And I know you heard about, well, what were generously described as his “antics” on the sideline. Combine that with him getting caught with a profane rant about Nebraska fans – and seven years of not winning the conference – and it added up to Pelini’s dismissal by then-athletic director Shawn Eichorst.

But it was what happened after Pelini’s dismissal that was the worst (at least, while he was at Nebraska). He said a whole bunch of stuff, but this is the quote that pretty much sums up what he left you to work with — with apologies for the language, that I suspect you would not approve of (as reprinted from the Omaha World-Herald).

It wasn’t a surprise to me. It really wasn’t. I didn’t really have any relationship with the AD. The guy — you guys saw him (Sunday) — the guy’s a total pussy. I mean, he is. He’s a total cunt.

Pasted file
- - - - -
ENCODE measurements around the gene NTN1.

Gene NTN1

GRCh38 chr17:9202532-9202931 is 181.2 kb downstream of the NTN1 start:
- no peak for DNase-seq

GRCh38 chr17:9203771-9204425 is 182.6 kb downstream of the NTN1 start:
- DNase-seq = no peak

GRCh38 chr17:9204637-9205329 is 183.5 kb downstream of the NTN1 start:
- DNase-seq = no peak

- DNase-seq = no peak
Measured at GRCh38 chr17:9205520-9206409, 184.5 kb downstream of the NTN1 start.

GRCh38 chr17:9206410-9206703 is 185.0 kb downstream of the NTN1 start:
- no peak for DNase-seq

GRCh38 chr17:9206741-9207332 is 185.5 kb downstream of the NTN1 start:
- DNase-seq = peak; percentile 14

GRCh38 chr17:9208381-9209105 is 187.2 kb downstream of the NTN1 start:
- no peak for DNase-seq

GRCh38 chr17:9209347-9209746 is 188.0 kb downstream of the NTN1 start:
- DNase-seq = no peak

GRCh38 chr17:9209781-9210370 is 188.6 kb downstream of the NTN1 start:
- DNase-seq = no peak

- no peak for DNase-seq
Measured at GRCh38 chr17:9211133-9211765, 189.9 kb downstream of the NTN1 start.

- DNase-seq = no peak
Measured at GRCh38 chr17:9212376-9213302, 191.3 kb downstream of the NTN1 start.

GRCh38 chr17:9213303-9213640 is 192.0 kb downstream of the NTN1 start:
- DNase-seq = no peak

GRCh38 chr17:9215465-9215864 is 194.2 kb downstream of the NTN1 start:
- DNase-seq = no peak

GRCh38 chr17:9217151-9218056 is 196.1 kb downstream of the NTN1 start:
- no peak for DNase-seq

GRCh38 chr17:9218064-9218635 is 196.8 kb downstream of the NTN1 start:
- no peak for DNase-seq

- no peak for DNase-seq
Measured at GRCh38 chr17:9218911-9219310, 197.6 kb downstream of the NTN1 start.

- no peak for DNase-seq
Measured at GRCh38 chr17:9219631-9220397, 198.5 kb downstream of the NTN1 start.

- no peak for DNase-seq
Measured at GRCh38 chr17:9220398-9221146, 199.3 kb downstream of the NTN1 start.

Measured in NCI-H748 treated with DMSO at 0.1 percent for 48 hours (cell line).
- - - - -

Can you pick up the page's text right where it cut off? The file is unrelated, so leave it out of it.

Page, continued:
And since I’ve been here — he’s been here for about two years — I’ve probably had a conversation with the guy a couple times. You saw him. He’s never been in the locker room.

At the end of the day, he was never going to support us. And he didn’t support us. You saw it. He was never going to come out in the paper and support (us).

So that was the cauldron you were walking into, with the kids in your locker room hearing that before you took over. You were an outsider, and you know how we feel about outsiders. You didn’t have a bunch of championship trophies on your mantle, although your record at a place as difficult as Oregon State has always been impressive.